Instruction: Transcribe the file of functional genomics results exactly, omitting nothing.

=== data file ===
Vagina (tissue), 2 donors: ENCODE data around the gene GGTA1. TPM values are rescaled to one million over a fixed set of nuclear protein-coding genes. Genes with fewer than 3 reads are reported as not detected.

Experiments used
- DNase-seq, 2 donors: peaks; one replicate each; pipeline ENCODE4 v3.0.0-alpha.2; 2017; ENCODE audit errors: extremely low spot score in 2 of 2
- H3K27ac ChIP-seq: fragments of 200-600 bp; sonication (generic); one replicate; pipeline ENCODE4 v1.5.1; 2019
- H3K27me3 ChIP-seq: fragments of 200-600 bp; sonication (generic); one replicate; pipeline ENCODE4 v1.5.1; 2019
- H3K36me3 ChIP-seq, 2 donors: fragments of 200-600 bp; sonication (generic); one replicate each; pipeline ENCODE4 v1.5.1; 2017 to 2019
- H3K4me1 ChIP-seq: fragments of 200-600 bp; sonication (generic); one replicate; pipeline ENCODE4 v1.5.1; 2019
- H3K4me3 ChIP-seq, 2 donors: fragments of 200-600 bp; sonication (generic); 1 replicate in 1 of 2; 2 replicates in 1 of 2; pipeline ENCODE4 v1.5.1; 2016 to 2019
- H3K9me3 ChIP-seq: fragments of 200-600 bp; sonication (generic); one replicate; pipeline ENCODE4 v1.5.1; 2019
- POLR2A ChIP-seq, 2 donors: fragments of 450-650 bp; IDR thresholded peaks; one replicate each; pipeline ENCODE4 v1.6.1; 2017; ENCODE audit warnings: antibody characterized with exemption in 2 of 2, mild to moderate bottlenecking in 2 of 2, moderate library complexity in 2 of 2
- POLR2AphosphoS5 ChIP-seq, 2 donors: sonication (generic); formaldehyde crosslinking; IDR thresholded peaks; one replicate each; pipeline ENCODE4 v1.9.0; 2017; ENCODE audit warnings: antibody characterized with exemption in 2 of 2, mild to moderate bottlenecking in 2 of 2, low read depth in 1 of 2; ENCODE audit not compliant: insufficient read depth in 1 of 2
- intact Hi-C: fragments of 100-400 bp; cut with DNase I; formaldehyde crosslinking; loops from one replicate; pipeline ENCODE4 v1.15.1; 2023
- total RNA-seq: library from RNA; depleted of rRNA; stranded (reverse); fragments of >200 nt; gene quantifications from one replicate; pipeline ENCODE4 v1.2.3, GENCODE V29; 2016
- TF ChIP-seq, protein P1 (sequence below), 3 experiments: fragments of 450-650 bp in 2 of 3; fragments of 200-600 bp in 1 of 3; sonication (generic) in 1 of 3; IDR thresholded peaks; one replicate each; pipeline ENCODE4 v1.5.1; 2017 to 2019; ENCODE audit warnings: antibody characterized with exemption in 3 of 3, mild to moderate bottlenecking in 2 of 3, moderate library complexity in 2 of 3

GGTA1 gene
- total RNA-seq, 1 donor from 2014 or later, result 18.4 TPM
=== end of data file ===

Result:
Vagina (tissue), 2 donors: ENCODE data around the gene GGTA1. TPM values are rescaled to one million over a fixed set of nuclear protein-coding genes. Genes with fewer than 3 reads are reported as not detected.

Experiments used
- DNase-seq, 2 donors: peaks; one replicate each; pipeline ENCODE4 v3.0.0-alpha.2; 2017; ENCODE audit errors: extremely low spot score in 2 of 2
- H3K27ac ChIP-seq: fragments of 200-600 bp; sonication (generic); one replicate; pipeline ENCODE4 v1.5.1; 2019
- H3K27me3 ChIP-seq: fragments of 200-600 bp; sonication (generic); one replicate; pipeline ENCODE4 v1.5.1; 2019
- H3K36me3 ChIP-seq, 2 donors: fragments of 200-600 bp; sonication (generic); one replicate each; pipeline ENCODE4 v1.5.1; 2017 to 2019
- H3K4me1 ChIP-seq: fragments of 200-600 bp; sonication (generic); one replicate; pipeline ENCODE4 v1.5.1; 2019
- H3K4me3 ChIP-seq, 2 donors: fragments of 200-600 bp; sonication (generic); 1 replicate in 1 of 2; 2 replicates in 1 of 2; pipeline ENCODE4 v1.5.1; 2016 to 2019
- H3K9me3 ChIP-seq: fragments of 200-600 bp; sonication (generic); one replicate; pipeline ENCODE4 v1.5.1; 2019
- POLR2A ChIP-seq, 2 donors: fragments of 450-650 bp; IDR thresholded peaks; one replicate each; pipeline ENCODE4 v1.6.1; 2017; ENCODE audit warnings: antibody characterized with exemption in 2 of 2, mild to moderate bottlenecking in 2 of 2, moderate library complexity in 2 of 2
- POLR2AphosphoS5 ChIP-seq, 2 donors: sonication (generic); formaldehyde crosslinking; IDR thresholded peaks; one replicate each; pipeline ENCODE4 v1.9.0; 2017; ENCODE audit warnings: antibody characterized with exemption in 2 of 2, mild to moderate bottlenecking in 2 of 2, low read depth in 1 of 2; ENCODE audit not compliant: insufficient read depth in 1 of 2
- intact Hi-C: fragments of 100-400 bp; cut with DNase I; formaldehyde crosslinking; loops from one replicate; pipeline ENCODE4 v1.15.1; 2023
- total RNA-seq: library from RNA; depleted of rRNA; stranded (reverse); fragments of >200 nt; gene quantifications from one replicate; pipeline ENCODE4 v1.2.3, GENCODE V29; 2016
- TF ChIP-seq, protein P1 (sequence below), 3 experiments: fragments of 450-650 bp in 2 of 3; fragments of 200-600 bp in 1 of 3; sonication (generic) in 1 of 3; IDR thresholded peaks; one replicate each; pipeline ENCODE4 v1.5.1; 2017 to 2019; ENCODE audit warnings: antibody characterized with exemption in 3 of 3, mild to moderate bottlenecking in 2 of 3, moderate library complexity in 2 of 3

GGTA1 gene
- total RNA-seq, 1 donor from 2014 or later, result 18.4 TPM